But the big story is the injury to Alan Velasco in the 18th minute that forced him out of the game. That greatly impacts Dallas’ chances to make a comeback in this series against a veteran-savvy Seattle team. The question for Seattle is what level of an impact Nicholas Lodeiro and Raul Ruidiaz will make off the bench.


Seattle is now the clear favorite because Dallas needs to be firing on all cylinders to make this a series, and right now it doesn’t look like that will be the case because in addition to Velasco, Bernard Kamungo wasn’t able to start this game after picking up an ankle injury in the season finale win over the Galaxy (where he scored two first half goals to essentially clinch the playoffs). Despite Dallas missing some great chances, Seattle had long stretches of control where they didn’t even have to get out of third gear.

Seattle is a longer shot pick to win MLS Cup given their age and the decline of Lodeiro and Ruidiaz, but they’re in good shape in this series.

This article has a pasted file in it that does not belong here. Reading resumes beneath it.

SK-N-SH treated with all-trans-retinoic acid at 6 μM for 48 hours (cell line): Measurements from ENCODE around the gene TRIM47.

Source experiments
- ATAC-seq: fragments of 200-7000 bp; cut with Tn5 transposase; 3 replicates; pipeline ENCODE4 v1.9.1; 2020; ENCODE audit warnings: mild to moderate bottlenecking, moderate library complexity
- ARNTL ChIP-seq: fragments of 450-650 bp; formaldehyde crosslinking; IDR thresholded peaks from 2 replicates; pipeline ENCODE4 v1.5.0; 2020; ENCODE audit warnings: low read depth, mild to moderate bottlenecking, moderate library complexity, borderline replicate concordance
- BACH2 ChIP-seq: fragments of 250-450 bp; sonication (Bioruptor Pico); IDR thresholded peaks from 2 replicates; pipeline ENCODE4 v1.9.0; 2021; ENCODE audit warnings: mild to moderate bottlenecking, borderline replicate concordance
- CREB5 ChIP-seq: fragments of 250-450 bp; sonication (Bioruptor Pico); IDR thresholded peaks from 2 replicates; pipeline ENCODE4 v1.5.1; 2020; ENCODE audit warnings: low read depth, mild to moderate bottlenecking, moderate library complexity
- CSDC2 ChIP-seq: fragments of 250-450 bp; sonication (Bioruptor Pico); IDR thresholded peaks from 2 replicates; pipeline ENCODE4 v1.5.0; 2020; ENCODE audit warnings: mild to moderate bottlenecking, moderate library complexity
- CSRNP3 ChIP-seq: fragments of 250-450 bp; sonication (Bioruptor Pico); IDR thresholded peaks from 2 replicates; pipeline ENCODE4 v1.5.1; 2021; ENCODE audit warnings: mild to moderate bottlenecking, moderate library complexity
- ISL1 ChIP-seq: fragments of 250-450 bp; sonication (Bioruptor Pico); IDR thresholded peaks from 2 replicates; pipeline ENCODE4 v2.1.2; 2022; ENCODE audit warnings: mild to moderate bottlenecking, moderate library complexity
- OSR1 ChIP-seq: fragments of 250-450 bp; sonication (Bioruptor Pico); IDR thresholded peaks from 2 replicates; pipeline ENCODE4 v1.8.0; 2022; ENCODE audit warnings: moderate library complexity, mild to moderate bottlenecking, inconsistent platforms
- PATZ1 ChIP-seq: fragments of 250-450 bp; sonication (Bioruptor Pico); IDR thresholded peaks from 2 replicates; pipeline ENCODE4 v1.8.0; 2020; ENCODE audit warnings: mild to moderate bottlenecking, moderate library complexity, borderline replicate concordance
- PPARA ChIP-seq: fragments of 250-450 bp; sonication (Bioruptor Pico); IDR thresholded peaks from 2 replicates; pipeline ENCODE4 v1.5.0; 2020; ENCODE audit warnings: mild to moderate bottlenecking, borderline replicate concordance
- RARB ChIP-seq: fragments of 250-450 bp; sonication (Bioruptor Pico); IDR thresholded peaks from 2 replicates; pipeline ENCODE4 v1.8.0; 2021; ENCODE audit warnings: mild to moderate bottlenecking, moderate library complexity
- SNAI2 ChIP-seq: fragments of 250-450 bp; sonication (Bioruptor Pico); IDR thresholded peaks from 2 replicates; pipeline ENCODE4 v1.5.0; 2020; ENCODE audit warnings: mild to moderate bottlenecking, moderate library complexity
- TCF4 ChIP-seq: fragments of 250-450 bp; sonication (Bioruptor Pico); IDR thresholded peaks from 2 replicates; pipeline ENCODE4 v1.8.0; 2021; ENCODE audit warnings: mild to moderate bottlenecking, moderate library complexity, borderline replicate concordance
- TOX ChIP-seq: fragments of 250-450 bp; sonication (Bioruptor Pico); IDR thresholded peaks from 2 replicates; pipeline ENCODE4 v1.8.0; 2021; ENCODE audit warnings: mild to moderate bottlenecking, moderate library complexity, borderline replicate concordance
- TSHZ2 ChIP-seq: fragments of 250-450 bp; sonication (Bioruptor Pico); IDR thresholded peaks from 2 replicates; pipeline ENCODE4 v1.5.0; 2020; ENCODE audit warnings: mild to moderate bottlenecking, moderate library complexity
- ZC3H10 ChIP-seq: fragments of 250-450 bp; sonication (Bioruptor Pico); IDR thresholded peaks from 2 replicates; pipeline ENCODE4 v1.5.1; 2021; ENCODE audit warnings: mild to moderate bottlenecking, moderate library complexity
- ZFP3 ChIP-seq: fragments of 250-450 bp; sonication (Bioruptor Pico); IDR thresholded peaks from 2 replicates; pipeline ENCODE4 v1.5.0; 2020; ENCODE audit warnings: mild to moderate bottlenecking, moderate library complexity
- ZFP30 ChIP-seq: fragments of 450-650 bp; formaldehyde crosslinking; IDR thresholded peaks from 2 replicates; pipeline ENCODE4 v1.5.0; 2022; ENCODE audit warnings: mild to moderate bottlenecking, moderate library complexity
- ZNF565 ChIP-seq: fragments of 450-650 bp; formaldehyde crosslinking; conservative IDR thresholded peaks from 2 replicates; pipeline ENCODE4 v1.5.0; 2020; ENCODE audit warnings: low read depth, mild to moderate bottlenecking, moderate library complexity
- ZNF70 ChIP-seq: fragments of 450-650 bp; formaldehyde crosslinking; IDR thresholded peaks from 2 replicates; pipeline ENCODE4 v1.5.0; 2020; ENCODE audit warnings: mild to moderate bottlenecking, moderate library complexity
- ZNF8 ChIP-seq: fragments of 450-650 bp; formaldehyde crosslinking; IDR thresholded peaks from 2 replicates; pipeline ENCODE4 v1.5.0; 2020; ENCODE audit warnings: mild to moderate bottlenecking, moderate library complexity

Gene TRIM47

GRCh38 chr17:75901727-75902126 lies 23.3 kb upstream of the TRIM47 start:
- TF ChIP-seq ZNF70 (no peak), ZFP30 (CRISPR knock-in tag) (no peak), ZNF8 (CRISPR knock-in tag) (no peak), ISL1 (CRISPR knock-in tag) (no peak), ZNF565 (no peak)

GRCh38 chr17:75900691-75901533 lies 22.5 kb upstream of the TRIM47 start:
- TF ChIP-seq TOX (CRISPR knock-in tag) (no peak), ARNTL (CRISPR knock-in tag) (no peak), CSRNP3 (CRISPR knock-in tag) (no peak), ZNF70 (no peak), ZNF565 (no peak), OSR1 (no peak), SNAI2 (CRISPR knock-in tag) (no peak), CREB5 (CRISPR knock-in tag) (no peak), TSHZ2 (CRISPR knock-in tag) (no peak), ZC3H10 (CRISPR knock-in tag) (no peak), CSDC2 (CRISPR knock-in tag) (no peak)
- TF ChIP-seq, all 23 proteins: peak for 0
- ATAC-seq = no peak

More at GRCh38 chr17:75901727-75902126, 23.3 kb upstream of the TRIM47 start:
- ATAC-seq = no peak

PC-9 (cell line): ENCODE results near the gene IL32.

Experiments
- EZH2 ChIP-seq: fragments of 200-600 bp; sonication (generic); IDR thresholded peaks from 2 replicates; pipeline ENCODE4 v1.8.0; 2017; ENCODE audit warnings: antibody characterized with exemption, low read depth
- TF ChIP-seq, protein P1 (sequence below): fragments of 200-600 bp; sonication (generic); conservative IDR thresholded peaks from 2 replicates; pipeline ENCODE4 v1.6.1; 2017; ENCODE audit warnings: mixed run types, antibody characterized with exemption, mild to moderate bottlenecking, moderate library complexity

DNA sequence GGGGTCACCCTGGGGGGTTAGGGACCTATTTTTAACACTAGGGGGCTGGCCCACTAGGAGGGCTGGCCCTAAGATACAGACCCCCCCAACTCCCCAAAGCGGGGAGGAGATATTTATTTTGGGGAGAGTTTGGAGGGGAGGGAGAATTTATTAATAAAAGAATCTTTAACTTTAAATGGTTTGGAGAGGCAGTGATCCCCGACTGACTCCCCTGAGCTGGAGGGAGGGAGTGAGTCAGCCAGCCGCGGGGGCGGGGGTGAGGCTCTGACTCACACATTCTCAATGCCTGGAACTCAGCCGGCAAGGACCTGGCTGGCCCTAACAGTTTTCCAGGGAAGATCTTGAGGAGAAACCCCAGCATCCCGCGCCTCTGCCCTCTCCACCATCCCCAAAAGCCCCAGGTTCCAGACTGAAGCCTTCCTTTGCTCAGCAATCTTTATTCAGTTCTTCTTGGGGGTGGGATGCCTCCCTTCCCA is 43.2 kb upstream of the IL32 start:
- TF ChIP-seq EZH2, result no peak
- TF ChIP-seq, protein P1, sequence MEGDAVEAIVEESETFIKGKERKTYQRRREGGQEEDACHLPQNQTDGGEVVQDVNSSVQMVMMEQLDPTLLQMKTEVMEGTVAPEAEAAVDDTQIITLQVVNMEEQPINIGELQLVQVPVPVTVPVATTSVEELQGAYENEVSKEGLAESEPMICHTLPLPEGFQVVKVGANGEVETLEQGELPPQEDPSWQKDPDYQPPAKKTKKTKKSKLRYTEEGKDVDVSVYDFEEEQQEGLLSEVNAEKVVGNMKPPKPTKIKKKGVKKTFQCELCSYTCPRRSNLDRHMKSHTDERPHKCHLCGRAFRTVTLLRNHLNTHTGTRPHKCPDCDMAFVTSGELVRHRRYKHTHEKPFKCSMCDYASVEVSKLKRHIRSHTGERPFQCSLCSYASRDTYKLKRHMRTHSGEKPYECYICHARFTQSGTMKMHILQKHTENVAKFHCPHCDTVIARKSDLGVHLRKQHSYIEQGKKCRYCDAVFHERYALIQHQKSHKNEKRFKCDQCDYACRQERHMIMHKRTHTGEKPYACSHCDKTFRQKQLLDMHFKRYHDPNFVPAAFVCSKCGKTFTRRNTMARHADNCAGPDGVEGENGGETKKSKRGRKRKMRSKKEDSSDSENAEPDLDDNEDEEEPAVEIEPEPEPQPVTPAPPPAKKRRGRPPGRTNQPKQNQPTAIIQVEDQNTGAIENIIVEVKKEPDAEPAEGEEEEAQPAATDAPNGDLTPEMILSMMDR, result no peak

Columbus vs. Atlanta on Wednesday


The Columbus Crew host Atlanta United on Wednesday. All eyes are on Atlanta United which has a ton of talent and some of the best players in the league, but who enters the opening game the underdog, for three reasons.

First, Columbus also boasts a lot of talent but they are also more consistent. Second, Atlanta United is without Thiago Almada who is suspended for the opening game. And third, Atlanta Untied’s defense is simply not what championship teams are made of, and it will take a championship-level effort to beat Columbus in a three-game series where two games are scheduled to be in Ohio if the series goes the distance.

We know Atlanta can still score even without Almada. But when watching this game, the telling sign will be how well Atlanta’s defense holds up against an elite Crew attack led by Cucho Hernandez and Diego Rossi. If Atlanta can contain these players, they’re be in excellent shape. If not, it could be a quick exit for the Five Stripes.